By The Editors

In a span of three days, Feb. 10-12, the media world was rocked by three events. Each should shock the public sector in the same fashion.

At 9:16 p.m. on Feb. 12, The New York Times reported that its famed journalist and media columnist David Carr had died after collapsing in The Times newsroom due to complications from lung cancer – a tragedy at 58 years old.

A day prior, CBS News veteran correspondent Bob Simon died in a New York City car accident. He was 73.

While by no means as paralyzing as the deaths of a writer the likes of Carr or a broadcast journalist such as Simon, the news on Feb. 10 that Jon Stewart was stepping down as host of Comedy Central’s “The Daily Show” came as a shock of a different nature. And then there’s Brian Williams.

In one of his final “Media Equation” columns for The Times, Carr wrote, “Even young people who wouldn’t be caught dead watching the evening news know who Mr. Williams is. Which is good until it isn’t.”

On Feb. 4, the famed anchor for the NBC Nightly News admitted to misleading the public about being on board a helicopter in Iraq that was shot down in 2003. The significance of the truth is what journalists seek every day. Carr, Simon and Stewart represent this one irrefutable trait.

Other attributes might include moxie, doggedness, accuracy and humor. But the pursuit of truth carried each into lions’ dens and back out to their respective beats.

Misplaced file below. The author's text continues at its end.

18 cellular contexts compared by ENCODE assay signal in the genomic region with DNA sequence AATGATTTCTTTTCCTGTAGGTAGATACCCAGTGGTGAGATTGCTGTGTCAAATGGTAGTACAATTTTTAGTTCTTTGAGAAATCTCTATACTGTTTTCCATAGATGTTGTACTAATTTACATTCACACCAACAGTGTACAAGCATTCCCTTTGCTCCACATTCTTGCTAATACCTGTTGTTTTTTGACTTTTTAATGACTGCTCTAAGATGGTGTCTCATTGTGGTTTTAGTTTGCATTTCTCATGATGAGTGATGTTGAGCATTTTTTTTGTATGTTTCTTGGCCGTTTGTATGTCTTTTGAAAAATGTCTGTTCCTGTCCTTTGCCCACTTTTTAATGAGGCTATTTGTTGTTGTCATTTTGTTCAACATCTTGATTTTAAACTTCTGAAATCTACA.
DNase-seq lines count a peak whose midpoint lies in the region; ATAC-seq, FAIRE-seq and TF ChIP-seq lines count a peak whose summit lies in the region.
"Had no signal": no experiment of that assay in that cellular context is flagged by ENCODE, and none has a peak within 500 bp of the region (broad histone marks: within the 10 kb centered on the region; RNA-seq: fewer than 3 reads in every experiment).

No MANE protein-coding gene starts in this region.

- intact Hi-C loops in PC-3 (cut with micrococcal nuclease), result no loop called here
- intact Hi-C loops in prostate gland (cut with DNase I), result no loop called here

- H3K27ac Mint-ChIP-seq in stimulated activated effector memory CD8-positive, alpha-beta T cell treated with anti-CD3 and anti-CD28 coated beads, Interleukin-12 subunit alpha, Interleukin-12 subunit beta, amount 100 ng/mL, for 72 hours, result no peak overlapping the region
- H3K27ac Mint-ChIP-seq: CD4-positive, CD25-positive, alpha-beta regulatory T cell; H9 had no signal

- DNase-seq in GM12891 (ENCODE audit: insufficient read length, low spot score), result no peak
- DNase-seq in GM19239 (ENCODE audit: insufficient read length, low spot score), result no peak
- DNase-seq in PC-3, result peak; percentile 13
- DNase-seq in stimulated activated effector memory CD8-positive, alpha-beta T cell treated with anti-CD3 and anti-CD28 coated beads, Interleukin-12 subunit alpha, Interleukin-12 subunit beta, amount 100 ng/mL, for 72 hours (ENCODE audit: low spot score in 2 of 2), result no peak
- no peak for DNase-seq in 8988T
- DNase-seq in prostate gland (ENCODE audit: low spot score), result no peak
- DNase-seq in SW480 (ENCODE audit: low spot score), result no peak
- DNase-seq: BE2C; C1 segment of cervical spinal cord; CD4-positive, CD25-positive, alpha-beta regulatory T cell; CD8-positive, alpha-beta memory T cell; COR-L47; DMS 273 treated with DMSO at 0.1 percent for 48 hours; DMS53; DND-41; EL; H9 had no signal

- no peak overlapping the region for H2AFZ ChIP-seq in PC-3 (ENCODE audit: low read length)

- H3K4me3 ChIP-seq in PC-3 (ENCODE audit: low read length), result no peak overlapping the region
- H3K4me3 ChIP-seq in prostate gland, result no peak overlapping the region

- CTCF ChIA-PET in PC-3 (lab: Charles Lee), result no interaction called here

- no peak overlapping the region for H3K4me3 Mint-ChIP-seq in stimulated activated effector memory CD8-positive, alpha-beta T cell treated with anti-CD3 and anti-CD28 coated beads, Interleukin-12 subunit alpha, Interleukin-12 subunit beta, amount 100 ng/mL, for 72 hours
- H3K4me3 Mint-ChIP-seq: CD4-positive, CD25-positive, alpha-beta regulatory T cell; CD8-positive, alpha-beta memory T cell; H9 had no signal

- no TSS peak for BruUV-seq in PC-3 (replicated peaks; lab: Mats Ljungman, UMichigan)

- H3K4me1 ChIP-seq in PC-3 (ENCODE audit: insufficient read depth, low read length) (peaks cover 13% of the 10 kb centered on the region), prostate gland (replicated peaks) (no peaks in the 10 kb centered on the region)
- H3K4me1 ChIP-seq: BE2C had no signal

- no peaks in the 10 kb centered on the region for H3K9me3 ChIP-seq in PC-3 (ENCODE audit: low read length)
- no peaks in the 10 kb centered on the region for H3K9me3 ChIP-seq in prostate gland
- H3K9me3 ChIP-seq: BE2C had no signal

Carr started out in 1993 as editor of the Twin Cities Reader, an alt-weekly published in Minneapolis, Minn., before taking over the Washington City Paper two years later. He eventually moved to The Times, where he reported on culture and the media, and starred in the 2011 documentary about the newspaper called “Page One, Inside The New York Times.”

Simon worked for CBS News as a correspondent for more than four decades, reporting on events including the 1989 student protests in China’s Tiananmen Square and the Persian Gulf War where he was captured and imprisoned in Iraq for 40 days. He won 27 Emmy Awards for journalism during his tenure.

Stewart took the television media world by storm in 1999, reporting on the news using a different medium: satire. Throughout his career, Stewart taught us that humor is a way – and a powerful one – to inform the public and convey the truth. Stewart announced on Feb. 10 that he was leaving “The Daily Show.”

The media world lost two of its native sons. The third will no doubt continue to inform the public, though the platform is uncertain. As journalists we can gain from these industry giants a renewed appreciation for the First Amendment and damned good writing. As citizens, we can relearn the power of courage, of humor, and of truth.

David Carr had 469,000 followers on Twitter. In the days before he died, he tweeted about Simon, Stewart and Williams. A tenacious seeker of the truth and an expert in the field of media, Carr also penned a book called “Night of the Gun” about his life as a former crack cocaine addict.

In the 2008 memoir, Carr wrote, “I now inhabit a life I don’t deserve, but we all walk this earth feeling we are frauds. The trick is to be grateful and hope the caper doesn’t end soon.”

Mr. Carr and Mr. Simon, your capers ended far too soon.

Watch and read the transcript from David Carr’s 2014 commencement speech at UC Berkeley’s Graduate School of Journalism.